A New Asia-Pacific CollaborationMASTER KEY ASIAPromoting genomic medicine throughout Asia
October 20, 2021
National Cancer Center, Japan
- “MASTER KEY Asia” has launched, a prospective international registration study for rare cancers with ten partner facilities within the Asia-Pacific including Malaysia, Thailand, Indonesia, Philippines, and Vietnam.
- The first academic participants are from Malaysia and the Philippines, with whom processes such as external quality assurance of patients’ samples are shared, with a central pathological review, and genomic analysis conducted in Japan.
- By accumulating data to the largest rare cancer database worldwide, MASTER KEY Asia will accelerate clinical development and genomic medicine throughout Asia. Genomic information, treatment details and prognosis of rare cancer patients will be aggregated to promote international multicenter clinical trials.
The "MASTER KEY Asia Project," an international collaboration promoting rare cancers research and development throughout Asia including Malaysia, Thailand, Indonesia, Philippines, and Vietnam, led by the Hospital (NCCH; director: Kazuaki SHIMADA) of the National Cancer Center (president: Hitoshi NAKAGAMA) is launched.
This project builds onto the “MASTER KEY Project (Japan)” launched in 2017, for driving research and development for rare cancers and for promoting genomic medicine, a successful collaboration between industry and academia. It has already enrolled over 2000 patients in Japan. We have now opened this registry to Asian partners. Genomic information, treatment details, and prognoses will be aggregated to a large-scale database, comprising the registry arm. It also has an arm for conducting investigator/industry initiated trials with rare cancer patients.
Genomic medicine for cancer patients is not yet common in Asia. With this project, genomic information from Next Generation Sequencing (NGS), together with treatment details, and prognoses will be collected. MASTER KEY Project (Japan) had 2107 patients registered as of September 2021, the largest database worldwide for rare cancers. 12 pharmaceutical companies have joined in the study, 19 clinical trials have been conducted (12 investigator-initiated, 7 pharmaceutical-sponsored). With the expansion, enrollment of 1000 patients per year from Asia including Japan are anticipated.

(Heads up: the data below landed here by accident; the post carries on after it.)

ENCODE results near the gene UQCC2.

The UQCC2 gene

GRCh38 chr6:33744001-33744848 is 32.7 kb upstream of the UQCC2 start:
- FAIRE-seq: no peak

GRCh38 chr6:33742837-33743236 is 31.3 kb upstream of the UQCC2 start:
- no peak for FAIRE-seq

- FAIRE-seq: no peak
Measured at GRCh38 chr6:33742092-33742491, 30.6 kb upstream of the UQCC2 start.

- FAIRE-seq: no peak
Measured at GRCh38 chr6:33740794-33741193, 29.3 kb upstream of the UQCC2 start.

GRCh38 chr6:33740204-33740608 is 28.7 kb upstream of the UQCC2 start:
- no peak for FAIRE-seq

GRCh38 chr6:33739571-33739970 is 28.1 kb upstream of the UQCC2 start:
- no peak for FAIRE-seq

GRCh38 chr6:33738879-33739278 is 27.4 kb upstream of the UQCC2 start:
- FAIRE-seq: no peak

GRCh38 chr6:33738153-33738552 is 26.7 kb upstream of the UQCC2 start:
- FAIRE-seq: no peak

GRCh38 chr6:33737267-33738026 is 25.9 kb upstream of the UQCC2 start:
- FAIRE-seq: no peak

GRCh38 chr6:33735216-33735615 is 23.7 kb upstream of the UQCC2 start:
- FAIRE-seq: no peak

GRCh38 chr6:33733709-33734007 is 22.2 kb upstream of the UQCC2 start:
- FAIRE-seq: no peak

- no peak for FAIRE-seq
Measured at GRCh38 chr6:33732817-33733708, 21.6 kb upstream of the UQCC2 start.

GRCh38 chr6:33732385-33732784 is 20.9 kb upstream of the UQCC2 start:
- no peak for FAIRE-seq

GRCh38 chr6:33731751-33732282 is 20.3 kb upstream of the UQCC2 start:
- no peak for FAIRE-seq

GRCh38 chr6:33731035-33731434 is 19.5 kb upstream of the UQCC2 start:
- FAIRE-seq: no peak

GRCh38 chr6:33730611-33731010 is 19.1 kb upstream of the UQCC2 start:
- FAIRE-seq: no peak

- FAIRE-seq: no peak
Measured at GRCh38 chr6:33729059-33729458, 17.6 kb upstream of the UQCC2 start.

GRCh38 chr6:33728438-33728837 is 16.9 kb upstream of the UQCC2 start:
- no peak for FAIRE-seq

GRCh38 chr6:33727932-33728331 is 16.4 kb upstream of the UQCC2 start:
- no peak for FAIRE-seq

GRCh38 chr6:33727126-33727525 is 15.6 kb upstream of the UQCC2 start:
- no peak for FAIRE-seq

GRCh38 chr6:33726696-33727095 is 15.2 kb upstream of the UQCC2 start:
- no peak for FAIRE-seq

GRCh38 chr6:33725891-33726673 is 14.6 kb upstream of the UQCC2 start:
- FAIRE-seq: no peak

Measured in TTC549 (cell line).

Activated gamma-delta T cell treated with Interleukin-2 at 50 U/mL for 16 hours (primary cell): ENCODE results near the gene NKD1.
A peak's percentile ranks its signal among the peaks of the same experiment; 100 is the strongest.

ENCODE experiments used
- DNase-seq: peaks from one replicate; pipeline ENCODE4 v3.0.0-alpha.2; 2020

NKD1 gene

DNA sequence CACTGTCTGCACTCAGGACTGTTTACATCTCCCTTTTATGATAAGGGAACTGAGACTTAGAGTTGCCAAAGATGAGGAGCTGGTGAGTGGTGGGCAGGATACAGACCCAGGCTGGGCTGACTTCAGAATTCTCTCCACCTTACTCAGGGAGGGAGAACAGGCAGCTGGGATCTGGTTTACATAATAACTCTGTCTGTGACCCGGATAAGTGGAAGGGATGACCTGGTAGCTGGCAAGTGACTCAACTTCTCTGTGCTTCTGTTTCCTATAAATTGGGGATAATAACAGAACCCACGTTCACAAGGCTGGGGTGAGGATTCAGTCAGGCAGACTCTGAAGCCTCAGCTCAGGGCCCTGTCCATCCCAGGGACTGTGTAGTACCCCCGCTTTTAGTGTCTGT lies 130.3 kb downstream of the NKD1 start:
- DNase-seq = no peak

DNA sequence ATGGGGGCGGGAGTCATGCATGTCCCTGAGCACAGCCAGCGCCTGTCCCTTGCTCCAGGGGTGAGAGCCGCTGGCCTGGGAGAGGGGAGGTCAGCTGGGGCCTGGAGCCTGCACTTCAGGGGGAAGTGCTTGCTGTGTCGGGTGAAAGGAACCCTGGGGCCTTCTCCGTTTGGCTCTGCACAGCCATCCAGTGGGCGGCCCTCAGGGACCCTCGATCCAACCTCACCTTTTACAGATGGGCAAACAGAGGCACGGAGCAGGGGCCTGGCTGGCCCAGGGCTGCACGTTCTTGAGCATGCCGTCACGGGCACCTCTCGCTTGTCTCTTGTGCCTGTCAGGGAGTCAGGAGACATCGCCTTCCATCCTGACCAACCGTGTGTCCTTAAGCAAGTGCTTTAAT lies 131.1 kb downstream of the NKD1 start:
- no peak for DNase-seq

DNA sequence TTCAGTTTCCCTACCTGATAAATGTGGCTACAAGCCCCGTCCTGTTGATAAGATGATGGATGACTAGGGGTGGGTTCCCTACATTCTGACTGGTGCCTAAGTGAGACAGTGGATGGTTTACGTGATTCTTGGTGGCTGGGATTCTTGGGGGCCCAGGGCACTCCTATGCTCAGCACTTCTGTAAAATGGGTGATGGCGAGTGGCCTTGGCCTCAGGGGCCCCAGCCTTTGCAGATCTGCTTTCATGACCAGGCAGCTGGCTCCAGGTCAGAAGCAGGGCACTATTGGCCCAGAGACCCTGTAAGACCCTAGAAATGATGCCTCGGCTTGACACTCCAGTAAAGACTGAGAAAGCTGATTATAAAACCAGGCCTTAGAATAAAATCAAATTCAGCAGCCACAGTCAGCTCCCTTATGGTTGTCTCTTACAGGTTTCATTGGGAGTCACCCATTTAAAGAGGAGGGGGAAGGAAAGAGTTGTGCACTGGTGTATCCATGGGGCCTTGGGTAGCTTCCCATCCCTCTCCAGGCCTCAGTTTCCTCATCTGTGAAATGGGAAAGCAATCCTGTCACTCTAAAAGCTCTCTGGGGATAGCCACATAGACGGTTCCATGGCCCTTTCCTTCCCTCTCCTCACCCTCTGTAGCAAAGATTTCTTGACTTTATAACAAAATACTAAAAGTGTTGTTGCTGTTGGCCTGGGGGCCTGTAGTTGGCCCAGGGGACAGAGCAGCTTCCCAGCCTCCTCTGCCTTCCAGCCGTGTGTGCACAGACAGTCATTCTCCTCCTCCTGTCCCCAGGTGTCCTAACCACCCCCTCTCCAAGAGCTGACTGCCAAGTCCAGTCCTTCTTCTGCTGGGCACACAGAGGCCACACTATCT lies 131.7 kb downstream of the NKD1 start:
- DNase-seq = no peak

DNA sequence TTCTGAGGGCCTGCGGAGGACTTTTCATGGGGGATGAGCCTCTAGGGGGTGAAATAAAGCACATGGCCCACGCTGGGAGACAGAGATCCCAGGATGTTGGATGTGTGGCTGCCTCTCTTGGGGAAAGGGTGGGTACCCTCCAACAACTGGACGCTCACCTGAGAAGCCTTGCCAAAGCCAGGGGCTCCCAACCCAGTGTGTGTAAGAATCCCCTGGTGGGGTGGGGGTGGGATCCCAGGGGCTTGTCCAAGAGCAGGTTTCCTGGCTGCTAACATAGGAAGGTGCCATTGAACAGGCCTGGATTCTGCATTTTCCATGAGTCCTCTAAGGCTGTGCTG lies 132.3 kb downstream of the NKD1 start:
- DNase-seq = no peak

Collaborating with Asian countries, with which more genomic characteristics are shared as opposed to western countries, and leveling up of cancer genomic medicine in the region is indispensable to driving discoveries for Asian patients and to deliver Asian-specific effective treatments to rare cancer patients.
Having developed the gene panel test “OncoGuideTM NCC Oncopanel System” through the "TOP-GEAR project" and followed through with its implementation with advanced medical care, and establishing a center dedicated to rare cancers, NCCH has launched a project for establishing a clinical trials network for Asia, ATLAS project in 2020. MASTER KEY Asia will work in sync with ATLAS on developing new drugs for rare cancers.
Rare cancers are defined as "malignant tumors with an incidence of less than 6 per 100,000 people per year". Rare cancers comprise nearly 200 cancer types for example, soft tissue sarcoma, GIST, pediatric cancers, brain tumors, eye tumors, skin cancer, head and neck cancers, malignant mesothelioma, cancer of unknown primary, neuroendocrine tumors and hematological cancers. Due to its rarity, standard treatments are yet to be established unlike common cancers, and the prognoses remain poorer than for common cancers.
Rare cancers altogether account for about 22% of all cancer patients. With half of cancer patients worldwide anticipated from Asia, there is a pressing need to invite Asian countries to participate in clinical trials for developing treatments for rare cancers. With smoking rates remaining high, implementation of cancer screening and genomic medicine still in initial stages, we wish to support building the infrastructure for clinical research and clinical trials throughout Asia.
MASTER KEY Asia